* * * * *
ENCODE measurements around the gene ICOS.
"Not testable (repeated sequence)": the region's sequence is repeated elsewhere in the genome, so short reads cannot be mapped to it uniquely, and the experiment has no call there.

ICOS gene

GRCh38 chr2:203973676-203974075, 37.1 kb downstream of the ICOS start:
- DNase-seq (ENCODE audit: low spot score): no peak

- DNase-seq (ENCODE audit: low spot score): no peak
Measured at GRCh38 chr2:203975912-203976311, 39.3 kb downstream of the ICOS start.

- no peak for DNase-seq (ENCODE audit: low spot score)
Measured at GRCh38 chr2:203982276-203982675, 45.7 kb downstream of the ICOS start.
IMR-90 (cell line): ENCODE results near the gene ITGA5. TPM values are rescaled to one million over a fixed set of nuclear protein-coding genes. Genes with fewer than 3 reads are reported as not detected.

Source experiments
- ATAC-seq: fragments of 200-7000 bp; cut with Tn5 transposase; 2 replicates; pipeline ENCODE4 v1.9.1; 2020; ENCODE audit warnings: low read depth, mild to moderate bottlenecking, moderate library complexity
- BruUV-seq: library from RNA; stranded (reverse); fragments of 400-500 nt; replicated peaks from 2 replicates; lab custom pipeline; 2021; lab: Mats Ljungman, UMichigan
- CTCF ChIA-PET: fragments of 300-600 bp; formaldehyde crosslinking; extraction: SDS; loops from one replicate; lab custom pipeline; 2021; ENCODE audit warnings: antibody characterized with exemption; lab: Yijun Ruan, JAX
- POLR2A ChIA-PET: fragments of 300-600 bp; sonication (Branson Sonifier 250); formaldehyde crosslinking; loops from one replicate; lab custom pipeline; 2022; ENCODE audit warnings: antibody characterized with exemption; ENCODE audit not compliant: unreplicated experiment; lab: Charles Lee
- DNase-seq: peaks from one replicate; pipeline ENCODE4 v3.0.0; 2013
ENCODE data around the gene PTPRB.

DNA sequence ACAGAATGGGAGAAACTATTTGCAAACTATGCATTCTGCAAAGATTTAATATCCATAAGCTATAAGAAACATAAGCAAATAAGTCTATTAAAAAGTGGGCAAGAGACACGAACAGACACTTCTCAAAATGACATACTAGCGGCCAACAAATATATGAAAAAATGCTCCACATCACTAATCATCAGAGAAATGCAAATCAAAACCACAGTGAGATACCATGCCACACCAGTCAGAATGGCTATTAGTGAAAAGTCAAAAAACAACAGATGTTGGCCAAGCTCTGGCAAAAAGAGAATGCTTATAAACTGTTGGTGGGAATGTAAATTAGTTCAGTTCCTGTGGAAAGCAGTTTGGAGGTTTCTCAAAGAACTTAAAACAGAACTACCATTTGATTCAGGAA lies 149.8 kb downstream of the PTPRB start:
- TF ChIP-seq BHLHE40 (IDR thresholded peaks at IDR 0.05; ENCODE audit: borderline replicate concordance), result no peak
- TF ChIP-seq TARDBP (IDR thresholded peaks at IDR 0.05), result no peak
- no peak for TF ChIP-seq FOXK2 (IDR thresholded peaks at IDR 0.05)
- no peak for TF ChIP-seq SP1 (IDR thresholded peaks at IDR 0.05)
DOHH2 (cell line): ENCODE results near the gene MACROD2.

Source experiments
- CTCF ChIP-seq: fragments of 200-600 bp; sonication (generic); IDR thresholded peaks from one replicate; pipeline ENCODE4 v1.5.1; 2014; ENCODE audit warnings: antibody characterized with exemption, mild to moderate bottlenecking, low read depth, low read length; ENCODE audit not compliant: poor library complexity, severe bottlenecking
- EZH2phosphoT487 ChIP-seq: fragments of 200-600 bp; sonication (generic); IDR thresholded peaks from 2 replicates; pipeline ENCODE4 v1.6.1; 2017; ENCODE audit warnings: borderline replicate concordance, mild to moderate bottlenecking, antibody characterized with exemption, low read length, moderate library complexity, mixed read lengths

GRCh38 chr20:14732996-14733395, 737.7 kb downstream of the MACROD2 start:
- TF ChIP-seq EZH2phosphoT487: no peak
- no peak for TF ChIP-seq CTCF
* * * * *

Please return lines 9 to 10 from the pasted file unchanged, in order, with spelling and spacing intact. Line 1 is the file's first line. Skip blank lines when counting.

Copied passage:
Measured at GRCh38 chr2:203982276-203982675, 45.7 kb downstream of the ICOS start.
IMR-90 (cell line): ENCODE results near the gene ITGA5. TPM values are rescaled to one million over a fixed set of nuclear protein-coding genes. Genes with fewer than 3 reads are reported as not detected.